Then about fifteen years ago my knees began to hurt, especially after a run. I saw a doctor who gave the very unhelpful advice “Well, don’t run then.” Never was there any suggestion of investigating the root cause of the problem, it was assumed that running was what was giving me pain. To start with the pain would come and go. I tried excruciatingly painful sport massages, I bought expensive new shoes but gradually I stopped running when the pain became a constant feature in my life. There were inconclusive x rays (possible mild osteoarthritis) and a brief period of medication (Naproxen) which gave some respite but made me feel sick all the time. I preferred the pain to the nausea. For the past seven or eight years the pain in my knees has never gone. I could not climb stairs without using a handrail, sometimes literally pulling myself up or even crawling. I had to use my hands to push myself up out of chairs and I even had to stop doing Yoga and Pilates because so many poses or movements involved bending the knees which left me in agony.
Then last November I took part in a study with Zoe. I had used their app during Covid and along with thousands of others I was invited to take part in a study of time restricted eating. The principles were very simple, each day eat within a ten hour window and fast for fourteen hours, eight of which one would normally be asleep. Nothing else changed, I ate the same foods as always, drank the same wine but I made sure I finished eating by 7 pm each evening and then I didn’t have breakfast until 9 am. Between those hours we could drink water or black tea and coffee but nothing else. I have never really been someone who snacks all evening so aside from not having milk in my evening cuppa and switching to black coffee before breakfast everything was just the same as usual.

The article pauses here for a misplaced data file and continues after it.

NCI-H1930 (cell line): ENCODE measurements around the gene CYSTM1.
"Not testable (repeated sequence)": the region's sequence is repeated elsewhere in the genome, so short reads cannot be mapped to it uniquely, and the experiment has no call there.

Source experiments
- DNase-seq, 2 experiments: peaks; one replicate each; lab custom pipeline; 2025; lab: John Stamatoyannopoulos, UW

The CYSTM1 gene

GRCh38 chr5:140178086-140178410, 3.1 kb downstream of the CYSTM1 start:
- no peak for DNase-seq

Still eating cake!
The study was looking at the impact of restricted eating on mood and energy levels, which in my case given that I’m reasonably high energy and pretty upbeat most of the time, didn’t really make much difference. I felt good and reported each day that mood and energy were high which wasn’t much different from the start of the study. Then about a week and a half in, it suddenly occurred to me that my knee pain had pretty much disappeared. After being such a constant in my life for so long I couldn’t quite believe it, but I was running upstairs and leaping out of chairs (well I did say my energy levels were high!) with no hands. I could kneel on the floor to play with my grandchildren, pain free. I’m still working on getting up from the floor with no hands but that’s another matter. I was very sceptical and couldn’t really believe it had anything to do with my eating pattern, but I stayed pain free throughout the eight weeks of the study.